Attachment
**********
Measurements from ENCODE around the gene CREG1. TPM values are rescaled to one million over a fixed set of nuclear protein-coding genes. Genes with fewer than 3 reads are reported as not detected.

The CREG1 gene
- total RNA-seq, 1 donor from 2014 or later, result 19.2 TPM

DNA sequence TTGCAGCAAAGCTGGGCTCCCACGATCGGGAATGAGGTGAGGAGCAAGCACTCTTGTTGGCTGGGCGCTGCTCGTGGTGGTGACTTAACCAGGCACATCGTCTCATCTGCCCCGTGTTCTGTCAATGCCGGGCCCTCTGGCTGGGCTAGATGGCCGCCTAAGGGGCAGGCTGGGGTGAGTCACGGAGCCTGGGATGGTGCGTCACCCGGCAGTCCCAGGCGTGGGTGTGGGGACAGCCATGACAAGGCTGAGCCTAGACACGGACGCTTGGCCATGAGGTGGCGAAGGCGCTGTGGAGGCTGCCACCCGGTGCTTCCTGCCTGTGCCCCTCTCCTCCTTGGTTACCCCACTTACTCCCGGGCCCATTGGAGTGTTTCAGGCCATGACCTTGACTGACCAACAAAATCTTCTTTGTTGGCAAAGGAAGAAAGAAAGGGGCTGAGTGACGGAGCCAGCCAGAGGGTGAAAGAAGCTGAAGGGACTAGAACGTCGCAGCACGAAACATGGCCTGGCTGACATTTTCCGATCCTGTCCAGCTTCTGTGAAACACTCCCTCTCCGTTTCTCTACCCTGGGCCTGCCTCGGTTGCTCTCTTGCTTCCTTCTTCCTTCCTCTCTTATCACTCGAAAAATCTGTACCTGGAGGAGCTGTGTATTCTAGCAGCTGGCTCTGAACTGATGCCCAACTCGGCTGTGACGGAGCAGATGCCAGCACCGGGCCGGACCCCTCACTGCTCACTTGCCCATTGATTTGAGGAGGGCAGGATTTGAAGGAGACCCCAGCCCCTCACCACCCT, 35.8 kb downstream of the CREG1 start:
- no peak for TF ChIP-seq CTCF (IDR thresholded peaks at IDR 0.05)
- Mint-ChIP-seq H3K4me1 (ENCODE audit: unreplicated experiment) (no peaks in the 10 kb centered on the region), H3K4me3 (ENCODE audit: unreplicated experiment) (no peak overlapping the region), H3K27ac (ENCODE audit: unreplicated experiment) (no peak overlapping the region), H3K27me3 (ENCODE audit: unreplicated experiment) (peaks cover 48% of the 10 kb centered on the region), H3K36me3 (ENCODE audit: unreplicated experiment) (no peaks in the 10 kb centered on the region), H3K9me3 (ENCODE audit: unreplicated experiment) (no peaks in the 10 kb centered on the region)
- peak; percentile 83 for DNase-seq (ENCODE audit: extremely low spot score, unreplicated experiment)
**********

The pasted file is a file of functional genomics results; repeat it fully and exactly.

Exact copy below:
Measurements from ENCODE around the gene CREG1. TPM values are rescaled to one million over a fixed set of nuclear protein-coding genes. Genes with fewer than 3 reads are reported as not detected.

The CREG1 gene
- total RNA-seq, 1 donor from 2014 or later, result 19.2 TPM

DNA sequence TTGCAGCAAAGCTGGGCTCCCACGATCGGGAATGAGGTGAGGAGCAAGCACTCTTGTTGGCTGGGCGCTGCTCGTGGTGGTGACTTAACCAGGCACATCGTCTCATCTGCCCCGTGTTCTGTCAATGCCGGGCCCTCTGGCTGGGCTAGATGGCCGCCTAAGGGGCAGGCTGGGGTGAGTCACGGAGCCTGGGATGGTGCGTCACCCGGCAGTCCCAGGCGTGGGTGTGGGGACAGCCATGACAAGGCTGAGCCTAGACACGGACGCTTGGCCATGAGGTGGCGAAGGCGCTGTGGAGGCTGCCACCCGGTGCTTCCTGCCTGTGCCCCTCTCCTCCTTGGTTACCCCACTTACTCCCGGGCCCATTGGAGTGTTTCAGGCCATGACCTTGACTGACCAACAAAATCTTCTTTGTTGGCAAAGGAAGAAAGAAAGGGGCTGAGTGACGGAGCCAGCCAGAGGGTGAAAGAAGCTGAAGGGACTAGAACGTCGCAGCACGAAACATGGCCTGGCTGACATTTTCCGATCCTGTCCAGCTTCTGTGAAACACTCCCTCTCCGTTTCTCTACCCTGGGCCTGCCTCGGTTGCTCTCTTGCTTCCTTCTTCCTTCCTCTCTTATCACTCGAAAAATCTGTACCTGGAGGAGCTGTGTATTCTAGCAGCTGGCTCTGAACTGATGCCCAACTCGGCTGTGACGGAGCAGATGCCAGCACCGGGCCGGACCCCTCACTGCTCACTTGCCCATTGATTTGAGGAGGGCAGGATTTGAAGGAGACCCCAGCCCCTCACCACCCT, 35.8 kb downstream of the CREG1 start:
- no peak for TF ChIP-seq CTCF (IDR thresholded peaks at IDR 0.05)
- Mint-ChIP-seq H3K4me1 (ENCODE audit: unreplicated experiment) (no peaks in the 10 kb centered on the region), H3K4me3 (ENCODE audit: unreplicated experiment) (no peak overlapping the region), H3K27ac (ENCODE audit: unreplicated experiment) (no peak overlapping the region), H3K27me3 (ENCODE audit: unreplicated experiment) (peaks cover 48% of the 10 kb centered on the region), H3K36me3 (ENCODE audit: unreplicated experiment) (no peaks in the 10 kb centered on the region), H3K9me3 (ENCODE audit: unreplicated experiment) (no peaks in the 10 kb centered on the region)
- peak; percentile 83 for DNase-seq (ENCODE audit: extremely low spot score, unreplicated experiment)